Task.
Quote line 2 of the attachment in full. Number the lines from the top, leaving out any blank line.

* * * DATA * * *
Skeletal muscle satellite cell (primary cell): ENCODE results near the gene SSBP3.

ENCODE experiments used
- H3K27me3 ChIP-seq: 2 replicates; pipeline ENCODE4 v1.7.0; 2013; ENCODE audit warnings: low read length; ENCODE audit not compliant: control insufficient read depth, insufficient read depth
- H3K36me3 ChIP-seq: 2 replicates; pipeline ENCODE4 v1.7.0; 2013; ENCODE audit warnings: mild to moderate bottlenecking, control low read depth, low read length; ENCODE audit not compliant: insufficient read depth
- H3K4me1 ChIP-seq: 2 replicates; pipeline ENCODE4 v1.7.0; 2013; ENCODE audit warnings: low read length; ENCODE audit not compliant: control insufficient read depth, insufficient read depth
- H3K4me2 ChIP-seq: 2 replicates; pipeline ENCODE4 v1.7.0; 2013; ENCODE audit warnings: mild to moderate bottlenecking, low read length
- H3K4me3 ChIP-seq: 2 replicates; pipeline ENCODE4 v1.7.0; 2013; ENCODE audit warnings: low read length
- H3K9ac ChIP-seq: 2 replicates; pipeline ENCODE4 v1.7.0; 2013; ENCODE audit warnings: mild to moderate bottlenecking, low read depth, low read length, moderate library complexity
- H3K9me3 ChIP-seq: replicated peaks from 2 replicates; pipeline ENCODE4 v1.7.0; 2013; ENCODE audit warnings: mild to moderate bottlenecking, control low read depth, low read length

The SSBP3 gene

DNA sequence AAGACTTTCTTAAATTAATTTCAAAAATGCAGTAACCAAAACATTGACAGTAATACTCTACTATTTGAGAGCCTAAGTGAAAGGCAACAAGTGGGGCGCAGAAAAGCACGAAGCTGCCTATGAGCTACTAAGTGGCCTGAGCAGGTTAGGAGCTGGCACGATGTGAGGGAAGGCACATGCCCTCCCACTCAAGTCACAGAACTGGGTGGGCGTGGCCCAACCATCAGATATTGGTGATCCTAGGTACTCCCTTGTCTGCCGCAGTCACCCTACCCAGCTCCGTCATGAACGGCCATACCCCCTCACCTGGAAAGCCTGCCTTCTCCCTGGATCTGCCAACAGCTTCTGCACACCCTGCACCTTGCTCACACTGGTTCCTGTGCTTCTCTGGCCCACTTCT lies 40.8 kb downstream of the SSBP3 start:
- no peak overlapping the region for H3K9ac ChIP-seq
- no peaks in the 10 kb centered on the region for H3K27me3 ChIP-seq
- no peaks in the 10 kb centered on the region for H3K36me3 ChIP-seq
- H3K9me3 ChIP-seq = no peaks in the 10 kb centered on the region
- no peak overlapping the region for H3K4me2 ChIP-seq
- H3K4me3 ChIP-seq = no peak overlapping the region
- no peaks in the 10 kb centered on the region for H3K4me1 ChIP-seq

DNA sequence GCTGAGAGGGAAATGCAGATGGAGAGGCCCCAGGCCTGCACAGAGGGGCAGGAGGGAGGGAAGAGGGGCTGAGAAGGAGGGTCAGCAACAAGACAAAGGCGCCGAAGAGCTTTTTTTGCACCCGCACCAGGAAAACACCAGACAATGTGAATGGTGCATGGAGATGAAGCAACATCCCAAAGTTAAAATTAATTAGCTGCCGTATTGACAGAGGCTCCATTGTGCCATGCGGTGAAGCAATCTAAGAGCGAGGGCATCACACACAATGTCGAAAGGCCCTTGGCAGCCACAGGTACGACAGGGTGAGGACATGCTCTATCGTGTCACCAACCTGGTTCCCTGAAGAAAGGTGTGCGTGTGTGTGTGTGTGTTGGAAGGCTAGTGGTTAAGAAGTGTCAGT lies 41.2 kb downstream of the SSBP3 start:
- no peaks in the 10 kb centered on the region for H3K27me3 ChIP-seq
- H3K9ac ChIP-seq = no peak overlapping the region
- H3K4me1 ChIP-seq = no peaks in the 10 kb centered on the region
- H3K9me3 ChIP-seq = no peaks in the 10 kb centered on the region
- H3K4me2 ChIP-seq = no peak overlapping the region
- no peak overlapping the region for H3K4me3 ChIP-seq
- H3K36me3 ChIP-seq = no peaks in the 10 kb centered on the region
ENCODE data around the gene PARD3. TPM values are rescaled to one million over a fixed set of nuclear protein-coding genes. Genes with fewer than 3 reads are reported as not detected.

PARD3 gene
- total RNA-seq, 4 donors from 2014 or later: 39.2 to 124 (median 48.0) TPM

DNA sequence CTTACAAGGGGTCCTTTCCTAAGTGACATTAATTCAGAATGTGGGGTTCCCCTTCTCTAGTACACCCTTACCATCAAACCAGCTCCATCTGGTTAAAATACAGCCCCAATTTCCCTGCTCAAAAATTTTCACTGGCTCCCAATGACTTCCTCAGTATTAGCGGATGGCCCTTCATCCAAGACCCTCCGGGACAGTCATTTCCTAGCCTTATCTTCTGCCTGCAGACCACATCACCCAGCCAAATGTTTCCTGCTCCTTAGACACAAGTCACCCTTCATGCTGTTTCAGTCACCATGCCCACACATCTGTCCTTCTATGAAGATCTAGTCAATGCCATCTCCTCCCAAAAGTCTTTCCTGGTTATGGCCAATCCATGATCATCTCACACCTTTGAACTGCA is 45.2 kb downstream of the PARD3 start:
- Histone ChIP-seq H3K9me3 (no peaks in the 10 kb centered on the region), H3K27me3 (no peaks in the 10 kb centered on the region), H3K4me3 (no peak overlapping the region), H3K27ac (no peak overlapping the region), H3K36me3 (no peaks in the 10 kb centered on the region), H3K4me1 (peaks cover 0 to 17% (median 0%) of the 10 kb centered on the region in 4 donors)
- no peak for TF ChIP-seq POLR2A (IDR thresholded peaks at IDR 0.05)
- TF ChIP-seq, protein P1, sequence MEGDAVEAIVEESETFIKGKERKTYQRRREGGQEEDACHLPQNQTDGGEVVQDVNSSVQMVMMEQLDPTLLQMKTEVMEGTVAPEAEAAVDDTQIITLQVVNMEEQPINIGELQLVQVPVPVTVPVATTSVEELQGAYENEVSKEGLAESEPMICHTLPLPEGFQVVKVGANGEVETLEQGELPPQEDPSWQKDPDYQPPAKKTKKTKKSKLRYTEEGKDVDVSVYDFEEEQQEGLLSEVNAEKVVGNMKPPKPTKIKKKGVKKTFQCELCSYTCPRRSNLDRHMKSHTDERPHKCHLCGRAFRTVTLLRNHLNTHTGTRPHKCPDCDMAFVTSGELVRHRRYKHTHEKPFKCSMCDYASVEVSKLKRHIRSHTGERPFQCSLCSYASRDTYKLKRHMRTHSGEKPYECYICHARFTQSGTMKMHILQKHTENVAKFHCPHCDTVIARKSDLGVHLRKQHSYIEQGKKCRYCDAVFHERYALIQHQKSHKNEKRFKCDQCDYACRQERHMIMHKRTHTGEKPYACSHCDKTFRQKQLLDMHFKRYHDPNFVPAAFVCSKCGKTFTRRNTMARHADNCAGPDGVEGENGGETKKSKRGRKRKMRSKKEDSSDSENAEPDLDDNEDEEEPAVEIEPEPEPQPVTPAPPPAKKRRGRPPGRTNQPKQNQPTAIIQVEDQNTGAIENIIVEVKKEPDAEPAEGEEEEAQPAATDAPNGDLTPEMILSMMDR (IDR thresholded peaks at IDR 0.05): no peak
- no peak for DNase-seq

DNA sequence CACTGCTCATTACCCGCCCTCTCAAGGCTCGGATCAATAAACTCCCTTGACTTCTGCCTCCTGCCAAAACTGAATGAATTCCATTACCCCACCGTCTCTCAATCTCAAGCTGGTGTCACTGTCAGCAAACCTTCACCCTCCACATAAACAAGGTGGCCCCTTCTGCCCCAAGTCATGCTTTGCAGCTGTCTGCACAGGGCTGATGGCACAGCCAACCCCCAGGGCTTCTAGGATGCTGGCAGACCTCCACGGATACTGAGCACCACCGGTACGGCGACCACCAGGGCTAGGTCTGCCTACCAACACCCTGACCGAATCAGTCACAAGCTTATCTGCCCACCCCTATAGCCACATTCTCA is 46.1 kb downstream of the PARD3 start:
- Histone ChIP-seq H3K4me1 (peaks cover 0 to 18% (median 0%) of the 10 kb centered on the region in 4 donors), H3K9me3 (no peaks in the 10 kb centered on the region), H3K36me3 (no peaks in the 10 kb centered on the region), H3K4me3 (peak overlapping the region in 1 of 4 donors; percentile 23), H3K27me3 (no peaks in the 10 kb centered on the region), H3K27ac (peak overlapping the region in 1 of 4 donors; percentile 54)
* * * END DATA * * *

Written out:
ENCODE experiments used